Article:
Today there is an extensive heritage of reinforced concrete buildings in the Basque Country, which hardly existed a century ago. Ms Maialen Sagarna, lecturer in Architecture at the University of the Basque Country (UPV/EHU), studied the evolution and development of the “most revolutionary material of the 20th century” in Gipuzkoa. She focused on the features of buildings constructed with reinforced concrete decade by decade, and explained how and why this material was used at any given time. Her PhD thesis, presented at the UPV/EHU, is entitled Gipuzkoako arkitekturaren eboluzioaren azterketa hormigoi armatuaren garapenari lotuta (Architectural evolution in Gipuzkoa involving reinforced concrete).
According to the thesis, in Gipuzkoa, the spread of the use of reinforced concrete was very much linked to industrialisation. It kicked off at the beginning of the 20th century, just when the first patents arrived from France and England, Portland cement began to be used industrially, and the need arose in Gipuzkoa for new constructions for industrialisation. The key factors which came together in the prosperous development of reinforced concrete in this Basque province were the arrival of cement and steel, the proximity of France, the socioeconomic development boosted by industrialisation and the existence of key persons who were essential for its development.
Ms Sagarna classified the first reinforced concrete buildings into two groups. On the one hand, totally functional constructions; the concrete was in view, as there was no need to cover or face it. Examples of this are the aqueduct of the Araxes paper mill and the Boinas Elósegui block in Tolosa and the La Fandería bridge in Errenteria. The second group is made up of fine urban infrastructure; they had to be aesthetically pleasing as well as functional, and so the concrete was faced. As examples of this historicist or eclectic architecture in the Gipuzkoa capital of Donostia-San Sebastián we have the María Cristina bridge, the Head Offices of the Banco Guipuzcoano and the Court House in San Martín street and, again in Tolosa, the Archivo Provincial (the Provincial Record Office).
From 1910, this material was also used to repair the bay windows of the buildings in the Cortázar urban enlargement of the city of Donostia-San Sebastián, as well as for rebuilding the cinemas and theatres burnt down by fires, concrete being an incombustible material.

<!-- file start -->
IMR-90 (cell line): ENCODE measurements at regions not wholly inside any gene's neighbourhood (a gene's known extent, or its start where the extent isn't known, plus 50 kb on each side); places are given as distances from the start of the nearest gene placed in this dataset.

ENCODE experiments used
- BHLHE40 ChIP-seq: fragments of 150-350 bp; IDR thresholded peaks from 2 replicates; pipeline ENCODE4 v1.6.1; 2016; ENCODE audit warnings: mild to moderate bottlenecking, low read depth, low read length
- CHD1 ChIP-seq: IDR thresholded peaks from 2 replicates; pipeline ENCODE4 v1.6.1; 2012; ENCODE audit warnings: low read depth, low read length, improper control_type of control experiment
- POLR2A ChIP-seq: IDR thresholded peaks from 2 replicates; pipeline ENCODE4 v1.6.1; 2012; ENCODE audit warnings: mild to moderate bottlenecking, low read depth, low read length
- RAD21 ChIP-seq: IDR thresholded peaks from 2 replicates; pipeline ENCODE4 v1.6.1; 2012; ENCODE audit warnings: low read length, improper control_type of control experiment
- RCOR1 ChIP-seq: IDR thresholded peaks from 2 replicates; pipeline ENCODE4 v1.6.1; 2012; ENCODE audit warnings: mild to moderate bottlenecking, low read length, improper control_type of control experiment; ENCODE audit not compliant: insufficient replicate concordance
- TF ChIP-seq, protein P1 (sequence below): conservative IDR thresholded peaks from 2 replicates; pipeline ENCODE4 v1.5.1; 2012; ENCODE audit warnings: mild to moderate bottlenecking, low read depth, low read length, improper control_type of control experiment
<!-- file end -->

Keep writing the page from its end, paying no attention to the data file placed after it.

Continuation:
Reinforced concrete soon became free of patents, and the opportunity to transform the material and create new architectural forms arose. According to the thesis, the buildings erected in Gipuzkoa from the 20s on took local architecture as a model, the reinforced concrete buildings emulating traditional Basque farmhouses and small palaces. Examples of this are the dwellings and storehouses of the Provincial government’s road builders and the Urola train station.
Meanwhile, in Europe, new architectural expressions arose as more began to be known about reinforced concrete, outstanding amongst these being rationalist architecture. This tendency came to Gipuzkoa later, and was applied to the building of new factories; for example, in the blocks of the Laborde factory in Andoain and in the Port of Pasaia.
According to Ms Sagarna, from the middle of the 20th century, engineers took the use of reinforced concrete to its extreme, the buildings being resistant not just for the properties of the material, but rather by the way it was applied (folds formed by thin and continuous layers. An example of this is the covering of the pelota court in Añorga, as well as the bowling alley. Given that this tendency was expensive, from the 1960s onwards there was a halt in the evolution and development of reinforced concrete.
The thesis argues that today architecture and engineering continue to make use of concrete. Nanotechnology has been turned to obtain new applications, and varieties have been produced with properties far from those originally attributed to this material: concretes that are translucent, lightweight, flexible, and so on. Ms Sagarna stresses that the challenge now is to achieve sustainable production of concrete, pointing to recycling and efficiency as measures to be taken into consideration. Following on from this, the researcher argues, new lines of research should be opened regarding the material and its production, which could bring a renewed interest in and use of reinforced concrete and, in consequence, give rise to new architectural expressions once again.
Ms Maialen Sagarna Aranburu (Usurbil, 1976) has a degree in Architecture. She drew up her thesis under the direction of Mr Joseba Escribano Villán, lecturer at the Department of Architecture of the higher Technical School of Architecture in Donostia-San Sebastián (UPV/EHU). Ms Sagarna is currently lecturer at the Department of Architecture of the Polytechnic University School in Donostia-San Sebastián (UPV/EHU).
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